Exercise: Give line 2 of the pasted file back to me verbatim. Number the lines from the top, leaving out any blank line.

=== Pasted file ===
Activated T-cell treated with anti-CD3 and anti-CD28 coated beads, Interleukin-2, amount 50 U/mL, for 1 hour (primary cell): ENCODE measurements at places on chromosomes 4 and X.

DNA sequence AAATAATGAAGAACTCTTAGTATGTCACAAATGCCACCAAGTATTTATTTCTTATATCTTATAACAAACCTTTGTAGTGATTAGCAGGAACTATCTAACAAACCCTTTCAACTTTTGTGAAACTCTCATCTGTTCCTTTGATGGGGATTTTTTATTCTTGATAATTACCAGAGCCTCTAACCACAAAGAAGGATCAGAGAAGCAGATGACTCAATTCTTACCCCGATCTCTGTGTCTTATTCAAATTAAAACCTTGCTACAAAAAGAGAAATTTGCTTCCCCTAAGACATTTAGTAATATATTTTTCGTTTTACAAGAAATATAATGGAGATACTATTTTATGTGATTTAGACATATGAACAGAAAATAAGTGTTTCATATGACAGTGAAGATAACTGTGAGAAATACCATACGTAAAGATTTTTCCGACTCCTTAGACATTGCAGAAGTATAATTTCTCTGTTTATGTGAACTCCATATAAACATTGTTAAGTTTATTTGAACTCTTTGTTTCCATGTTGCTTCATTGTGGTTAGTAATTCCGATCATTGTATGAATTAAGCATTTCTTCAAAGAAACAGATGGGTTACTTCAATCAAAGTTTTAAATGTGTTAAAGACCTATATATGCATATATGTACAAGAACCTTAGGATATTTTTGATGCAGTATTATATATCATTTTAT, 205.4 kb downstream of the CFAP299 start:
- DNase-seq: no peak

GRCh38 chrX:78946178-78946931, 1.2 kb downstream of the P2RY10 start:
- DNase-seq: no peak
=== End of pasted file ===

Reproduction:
DNA sequence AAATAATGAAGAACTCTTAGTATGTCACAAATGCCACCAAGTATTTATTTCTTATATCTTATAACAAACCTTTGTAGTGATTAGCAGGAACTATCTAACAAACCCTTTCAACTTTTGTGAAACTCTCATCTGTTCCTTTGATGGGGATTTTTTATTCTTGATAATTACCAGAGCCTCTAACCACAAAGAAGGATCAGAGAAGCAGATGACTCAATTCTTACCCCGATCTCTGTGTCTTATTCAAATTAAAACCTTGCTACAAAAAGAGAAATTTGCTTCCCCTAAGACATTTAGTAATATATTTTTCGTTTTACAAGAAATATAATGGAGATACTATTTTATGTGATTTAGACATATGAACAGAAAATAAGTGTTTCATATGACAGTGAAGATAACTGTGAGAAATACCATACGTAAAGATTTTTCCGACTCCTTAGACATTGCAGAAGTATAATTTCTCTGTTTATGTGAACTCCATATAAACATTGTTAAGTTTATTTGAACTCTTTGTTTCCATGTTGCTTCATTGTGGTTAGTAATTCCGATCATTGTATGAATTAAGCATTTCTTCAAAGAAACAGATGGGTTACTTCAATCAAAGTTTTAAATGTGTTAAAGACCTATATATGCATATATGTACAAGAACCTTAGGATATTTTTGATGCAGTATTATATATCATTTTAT, 205.4 kb downstream of the CFAP299 start: